All three demand the use of clear, logical transitions, every step of the way. I suggest that you write your sermon manuscript with these transitions in mind so that your listeners always see how the ideas in the passage combine to create meaning and intention.

And all for the sake of God’s reputation in the Church and in Christ Jesus (Ephesians 3:21).


P.S. Preach a good sermon, will ya!?!

Surprising Help from a Critical and Historical Commentary!


It is not often that a critical and historical commentary delivers consistent help to preachers beyond technical, exegetical fragments. That’s why I was surprised to see the Daniel commentary in the Hermeneia Series contain a segment called, Structure and Unity.

As Collins goes through each large segment in Daniel’s gospel, along with the brilliant technical stuff, he includes a brief treatment of the segment’s structure and unity:

Major points are listed (I, II, III, etc.)

Verse parameters (I. 3:1-7, for instance)

Summary statement (I. 3:1-7. Introduction)

Summary of the section (two or three sentences describing the content of the section)

For the past few years, I’ve been assigning a similar assignment to my students. I call it, Major Thought Blocks. I believe it to be the most important aspect of developing genuine expository sermons. It’s the first phase of my own study every Monday morning. Here’s why…

Theology is conveyed through the structure of your preaching portion. Unity of thought is also conveyed through the structure. Disregard or break from the structure and, chances are good (within the realm of the sovereignty of God, of course!), that you will stray from the theology and unity of the preaching portion.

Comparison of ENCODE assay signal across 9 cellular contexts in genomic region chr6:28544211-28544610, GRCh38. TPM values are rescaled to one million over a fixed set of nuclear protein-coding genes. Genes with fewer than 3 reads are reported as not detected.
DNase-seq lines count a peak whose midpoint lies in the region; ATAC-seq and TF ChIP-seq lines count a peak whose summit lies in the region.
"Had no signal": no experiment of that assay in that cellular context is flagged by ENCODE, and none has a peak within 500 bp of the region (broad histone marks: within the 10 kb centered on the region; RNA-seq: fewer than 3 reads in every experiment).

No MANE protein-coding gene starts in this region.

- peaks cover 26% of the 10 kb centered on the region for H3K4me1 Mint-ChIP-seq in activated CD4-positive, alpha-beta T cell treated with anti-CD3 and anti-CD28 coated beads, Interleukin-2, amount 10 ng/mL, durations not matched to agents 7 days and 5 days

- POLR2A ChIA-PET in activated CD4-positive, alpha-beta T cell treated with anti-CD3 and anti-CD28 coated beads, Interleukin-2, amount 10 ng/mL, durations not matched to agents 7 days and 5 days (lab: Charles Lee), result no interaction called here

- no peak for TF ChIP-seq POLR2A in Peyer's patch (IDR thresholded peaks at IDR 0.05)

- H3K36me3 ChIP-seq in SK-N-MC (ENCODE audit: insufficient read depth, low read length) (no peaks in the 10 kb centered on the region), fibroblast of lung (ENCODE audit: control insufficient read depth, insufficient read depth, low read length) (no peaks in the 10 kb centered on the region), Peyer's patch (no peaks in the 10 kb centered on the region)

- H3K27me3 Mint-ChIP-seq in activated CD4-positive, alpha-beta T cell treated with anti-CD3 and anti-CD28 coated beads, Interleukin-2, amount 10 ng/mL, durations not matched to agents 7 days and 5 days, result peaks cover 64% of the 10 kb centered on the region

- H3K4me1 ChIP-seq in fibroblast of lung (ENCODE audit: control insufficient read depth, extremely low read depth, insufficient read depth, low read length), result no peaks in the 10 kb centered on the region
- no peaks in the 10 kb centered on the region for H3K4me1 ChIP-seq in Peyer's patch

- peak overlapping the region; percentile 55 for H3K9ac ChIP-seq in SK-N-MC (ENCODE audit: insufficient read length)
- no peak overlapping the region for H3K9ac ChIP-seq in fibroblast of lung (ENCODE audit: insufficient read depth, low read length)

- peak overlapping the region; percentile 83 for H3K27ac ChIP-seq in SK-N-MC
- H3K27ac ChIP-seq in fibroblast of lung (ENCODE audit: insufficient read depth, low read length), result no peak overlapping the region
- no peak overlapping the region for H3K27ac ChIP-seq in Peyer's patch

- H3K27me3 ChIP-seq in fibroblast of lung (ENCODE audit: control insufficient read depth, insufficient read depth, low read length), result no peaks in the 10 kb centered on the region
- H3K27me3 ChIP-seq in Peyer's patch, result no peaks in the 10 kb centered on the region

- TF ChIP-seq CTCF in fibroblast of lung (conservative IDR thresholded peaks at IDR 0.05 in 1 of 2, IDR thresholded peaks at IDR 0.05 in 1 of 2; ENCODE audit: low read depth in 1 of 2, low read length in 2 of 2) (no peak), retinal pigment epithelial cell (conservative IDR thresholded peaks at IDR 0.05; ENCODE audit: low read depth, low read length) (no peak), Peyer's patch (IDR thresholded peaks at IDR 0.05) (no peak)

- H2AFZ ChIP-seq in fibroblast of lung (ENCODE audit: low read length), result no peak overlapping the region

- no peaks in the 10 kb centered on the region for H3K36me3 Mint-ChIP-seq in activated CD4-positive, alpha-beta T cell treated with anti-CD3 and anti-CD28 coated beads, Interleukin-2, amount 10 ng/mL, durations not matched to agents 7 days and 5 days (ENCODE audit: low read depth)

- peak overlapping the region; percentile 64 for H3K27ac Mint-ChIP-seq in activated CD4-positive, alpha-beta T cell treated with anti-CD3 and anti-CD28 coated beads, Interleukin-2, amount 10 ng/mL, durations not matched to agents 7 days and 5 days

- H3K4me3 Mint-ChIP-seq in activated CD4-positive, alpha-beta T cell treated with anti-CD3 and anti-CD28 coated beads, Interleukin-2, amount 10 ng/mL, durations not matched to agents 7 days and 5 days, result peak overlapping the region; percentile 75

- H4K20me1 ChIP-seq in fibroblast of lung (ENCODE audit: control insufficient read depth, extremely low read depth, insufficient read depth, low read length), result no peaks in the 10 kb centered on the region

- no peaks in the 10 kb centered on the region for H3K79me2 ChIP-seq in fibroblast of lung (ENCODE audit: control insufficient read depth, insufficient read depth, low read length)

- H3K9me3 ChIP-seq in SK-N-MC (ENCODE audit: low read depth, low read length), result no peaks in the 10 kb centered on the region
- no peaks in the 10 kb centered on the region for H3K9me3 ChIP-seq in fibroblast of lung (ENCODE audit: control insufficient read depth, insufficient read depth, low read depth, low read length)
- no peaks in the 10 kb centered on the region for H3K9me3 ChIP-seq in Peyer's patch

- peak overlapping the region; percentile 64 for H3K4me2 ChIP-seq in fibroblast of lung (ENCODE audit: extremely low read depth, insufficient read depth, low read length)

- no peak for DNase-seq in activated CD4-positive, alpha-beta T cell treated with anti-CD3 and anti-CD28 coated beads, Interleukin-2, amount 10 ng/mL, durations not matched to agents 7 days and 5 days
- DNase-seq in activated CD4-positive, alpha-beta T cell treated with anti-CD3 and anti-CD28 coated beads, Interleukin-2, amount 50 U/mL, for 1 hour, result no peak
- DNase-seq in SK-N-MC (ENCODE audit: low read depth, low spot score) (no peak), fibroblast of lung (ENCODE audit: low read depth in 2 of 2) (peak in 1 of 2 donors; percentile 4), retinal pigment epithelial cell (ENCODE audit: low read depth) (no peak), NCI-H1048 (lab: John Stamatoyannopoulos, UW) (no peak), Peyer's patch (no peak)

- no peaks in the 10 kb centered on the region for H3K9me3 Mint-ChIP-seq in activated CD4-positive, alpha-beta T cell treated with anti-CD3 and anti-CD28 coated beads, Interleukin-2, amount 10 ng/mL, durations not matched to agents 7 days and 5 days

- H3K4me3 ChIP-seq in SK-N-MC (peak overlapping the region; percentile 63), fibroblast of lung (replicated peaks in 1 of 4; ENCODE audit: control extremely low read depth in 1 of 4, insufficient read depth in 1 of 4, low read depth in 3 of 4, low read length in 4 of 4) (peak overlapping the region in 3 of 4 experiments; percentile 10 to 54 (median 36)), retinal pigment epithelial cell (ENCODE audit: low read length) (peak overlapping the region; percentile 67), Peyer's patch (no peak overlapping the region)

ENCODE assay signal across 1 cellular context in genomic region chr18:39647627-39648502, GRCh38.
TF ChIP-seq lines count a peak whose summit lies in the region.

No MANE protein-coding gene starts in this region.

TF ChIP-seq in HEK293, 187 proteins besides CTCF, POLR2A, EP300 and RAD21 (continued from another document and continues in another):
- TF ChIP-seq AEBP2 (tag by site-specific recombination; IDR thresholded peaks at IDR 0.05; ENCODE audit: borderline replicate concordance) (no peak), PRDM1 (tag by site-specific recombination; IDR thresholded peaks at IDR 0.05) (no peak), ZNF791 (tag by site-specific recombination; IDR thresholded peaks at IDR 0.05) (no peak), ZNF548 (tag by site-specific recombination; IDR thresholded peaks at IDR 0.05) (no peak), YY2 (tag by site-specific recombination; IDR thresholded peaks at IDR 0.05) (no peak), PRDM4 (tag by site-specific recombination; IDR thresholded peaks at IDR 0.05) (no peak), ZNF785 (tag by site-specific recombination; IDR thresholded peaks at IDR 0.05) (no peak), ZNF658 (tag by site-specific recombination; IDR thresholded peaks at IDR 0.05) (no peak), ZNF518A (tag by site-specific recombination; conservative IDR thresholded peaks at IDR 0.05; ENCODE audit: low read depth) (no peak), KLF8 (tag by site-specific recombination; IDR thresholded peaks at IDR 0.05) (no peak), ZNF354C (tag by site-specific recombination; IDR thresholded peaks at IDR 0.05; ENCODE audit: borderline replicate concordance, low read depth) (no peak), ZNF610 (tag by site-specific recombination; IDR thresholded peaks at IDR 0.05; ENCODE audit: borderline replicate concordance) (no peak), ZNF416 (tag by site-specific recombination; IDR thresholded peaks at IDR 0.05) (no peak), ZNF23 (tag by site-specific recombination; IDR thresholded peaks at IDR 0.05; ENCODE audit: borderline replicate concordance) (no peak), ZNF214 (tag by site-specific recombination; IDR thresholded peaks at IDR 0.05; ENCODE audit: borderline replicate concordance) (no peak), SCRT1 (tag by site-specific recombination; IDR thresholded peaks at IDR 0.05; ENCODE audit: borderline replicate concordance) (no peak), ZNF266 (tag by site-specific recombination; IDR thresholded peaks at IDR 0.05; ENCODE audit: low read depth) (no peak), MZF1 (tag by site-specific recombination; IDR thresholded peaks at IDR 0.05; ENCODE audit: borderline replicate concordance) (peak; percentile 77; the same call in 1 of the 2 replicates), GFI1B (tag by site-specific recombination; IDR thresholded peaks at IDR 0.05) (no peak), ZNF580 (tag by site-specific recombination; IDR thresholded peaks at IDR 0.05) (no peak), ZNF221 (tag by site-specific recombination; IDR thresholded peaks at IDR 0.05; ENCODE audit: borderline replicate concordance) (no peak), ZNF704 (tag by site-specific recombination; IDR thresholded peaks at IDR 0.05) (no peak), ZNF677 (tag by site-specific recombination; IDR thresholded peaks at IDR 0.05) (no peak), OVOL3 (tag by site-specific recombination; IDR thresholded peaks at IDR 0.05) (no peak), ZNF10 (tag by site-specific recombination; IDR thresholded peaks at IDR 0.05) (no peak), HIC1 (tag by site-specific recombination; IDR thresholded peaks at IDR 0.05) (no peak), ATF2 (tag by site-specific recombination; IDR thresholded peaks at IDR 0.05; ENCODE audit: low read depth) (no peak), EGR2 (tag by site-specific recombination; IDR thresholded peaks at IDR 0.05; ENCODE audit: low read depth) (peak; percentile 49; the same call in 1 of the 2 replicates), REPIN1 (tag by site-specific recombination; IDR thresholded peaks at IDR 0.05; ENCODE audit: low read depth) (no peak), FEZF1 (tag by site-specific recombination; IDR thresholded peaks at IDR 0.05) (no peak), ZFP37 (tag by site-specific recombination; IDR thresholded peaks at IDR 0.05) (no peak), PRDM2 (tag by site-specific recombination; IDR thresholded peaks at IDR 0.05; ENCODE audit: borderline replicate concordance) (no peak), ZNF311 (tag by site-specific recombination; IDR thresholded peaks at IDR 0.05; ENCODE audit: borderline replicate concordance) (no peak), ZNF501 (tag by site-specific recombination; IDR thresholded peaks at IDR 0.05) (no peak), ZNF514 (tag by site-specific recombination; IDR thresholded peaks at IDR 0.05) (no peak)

So, I add only one more thing to the list above. Along with major points, verse parameters, summary statement, and summary of the section’s content, add logical transitions between the major points. That allows you to track the Author’s/author’s flow of thought. It’s that flow that communicates the theology (whether narrative or epistle).

Before Sunday, see if you have identified these components in your preaching portion. See if your sermon idea matches what is being communicated. If your sermon’s structure and unity is different from the preaching portion’s, check to see how different your message is from the message of the Text.

Preach well for God’s reputation in the Church and in Christ Jesus (Ephesians 3:21).


Remembering the “Narrative” in the Birth Narratives of the Gospels

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I have to force myself to enjoy preaching at Christmas time. One of the many difficulties of preaching the birth narratives of the Synoptic Gospels is remembering that they are narratives. That means the subject of the sermon will come from the rising action (initial plot development) of, let’s say, Luke’s Gospel.

So, the description of the birth of Jesus functions within the larger storyline Luke is developing. Luke only gives us this much: “And while they were there, the time came for her to give birth. And she gave birth to her firstborn son and wrapped him in swaddling cloths and laid him in a manger, because there was no place for them in the inn” (Luke 2:6-7). That’s it.